Apple Watch Series 7 Tipped For Long-Requested Battery Life Boost

apple watch series 7
As we inch closer to an expected September launch for the Apple Watch Series 7, additional leaks have given us insight into what Apple is cooking up. Credible leakers claim that the Series 7 will finally adopt a brand new design language, ditching the rounded design in favor of flat surfaces and hard edges.

A new report alleges that Apple may hold the line on adding more sensors to the Series 7, pushing that move out until 2022. The Series 6 already includes a bevy of sensors, including an altimeter, optical heart rate sensor, electrical heart sensor (ECG), and more. However, instead of devoting internal space to more sensors, Apple will reportedly work to increase the battery capacity of the Series 7.

The current 40mm and 44mm Series 6 SKUs have 266 mAh and 304 mAh batteries, respectively, but the report from the Economic Daily News didn't provide details on how much larger the batteries might be on the Series 7 counterparts. It's also rumored that the S7 SoC destined for the Series 7 will use a double-sided System in Package (SiP) arrangement, which will reduce the amount of space that it takes up, allowing room for a bigger battery.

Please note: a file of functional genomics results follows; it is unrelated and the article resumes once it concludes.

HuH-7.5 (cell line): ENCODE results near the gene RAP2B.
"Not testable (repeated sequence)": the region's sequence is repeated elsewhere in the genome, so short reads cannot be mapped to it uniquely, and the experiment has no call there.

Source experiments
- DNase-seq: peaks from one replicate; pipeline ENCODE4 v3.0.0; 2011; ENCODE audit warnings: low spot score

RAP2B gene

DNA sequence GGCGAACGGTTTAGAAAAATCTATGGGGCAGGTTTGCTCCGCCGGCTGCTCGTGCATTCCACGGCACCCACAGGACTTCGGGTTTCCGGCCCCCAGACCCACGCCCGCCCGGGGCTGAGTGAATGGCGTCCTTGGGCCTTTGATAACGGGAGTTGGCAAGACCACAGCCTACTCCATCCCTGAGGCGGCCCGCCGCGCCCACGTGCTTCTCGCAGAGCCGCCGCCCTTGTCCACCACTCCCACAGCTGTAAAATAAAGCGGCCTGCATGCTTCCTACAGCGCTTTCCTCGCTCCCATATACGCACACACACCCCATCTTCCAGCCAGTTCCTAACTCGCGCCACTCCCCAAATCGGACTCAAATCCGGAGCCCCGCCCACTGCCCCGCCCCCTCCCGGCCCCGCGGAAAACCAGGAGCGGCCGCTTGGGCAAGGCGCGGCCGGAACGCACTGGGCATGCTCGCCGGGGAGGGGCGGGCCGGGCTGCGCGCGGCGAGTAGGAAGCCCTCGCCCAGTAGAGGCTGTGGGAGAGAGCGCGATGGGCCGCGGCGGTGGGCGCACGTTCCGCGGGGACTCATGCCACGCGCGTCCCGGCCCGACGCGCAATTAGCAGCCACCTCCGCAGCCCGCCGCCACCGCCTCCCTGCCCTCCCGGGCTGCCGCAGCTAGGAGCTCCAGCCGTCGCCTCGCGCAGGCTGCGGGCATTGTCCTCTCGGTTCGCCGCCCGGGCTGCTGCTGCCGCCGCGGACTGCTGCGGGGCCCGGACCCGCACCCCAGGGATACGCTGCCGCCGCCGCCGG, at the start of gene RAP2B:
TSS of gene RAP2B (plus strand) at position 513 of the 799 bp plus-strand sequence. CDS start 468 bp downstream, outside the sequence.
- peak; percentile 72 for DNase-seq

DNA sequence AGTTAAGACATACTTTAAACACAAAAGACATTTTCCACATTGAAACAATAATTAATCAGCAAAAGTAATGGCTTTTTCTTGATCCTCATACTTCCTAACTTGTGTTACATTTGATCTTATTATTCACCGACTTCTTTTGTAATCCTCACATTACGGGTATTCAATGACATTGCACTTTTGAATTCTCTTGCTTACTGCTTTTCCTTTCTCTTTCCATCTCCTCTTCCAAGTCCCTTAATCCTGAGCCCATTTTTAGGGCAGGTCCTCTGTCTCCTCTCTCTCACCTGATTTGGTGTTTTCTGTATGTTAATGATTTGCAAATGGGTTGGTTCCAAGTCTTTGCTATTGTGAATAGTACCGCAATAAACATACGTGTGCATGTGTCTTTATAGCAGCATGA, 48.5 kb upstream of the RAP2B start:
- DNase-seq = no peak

Previous reports suggested that Apple could also thicken the casing of the Series 7 ever so slightly. All these potential changes could go a long way to improve the battery life of the Apple Watch, which has remained stagnant for years despite slight increases in battery capacity. The Series 6 is currently suitable for about one to two days of battery life, depending on usage patterns. You can expect to say on the lower end of the spectrum if you're taking many calls with the cellular model or getting in a lot of workouts. We'd ideally like to see the battery life of the Apple Watch stretch to around three days, but that's probably not within reach unless Apple can make some huge strides in SoC efficiency.

Other features on tap for the Apple Series 7 include thinner display bezels and the inclusion of Apple's U1 Ultra-Wideband chip. It's also expected that despite the design chance, the Series 7 will still be compatible with the vast existing ecosystem of interchangeable bands.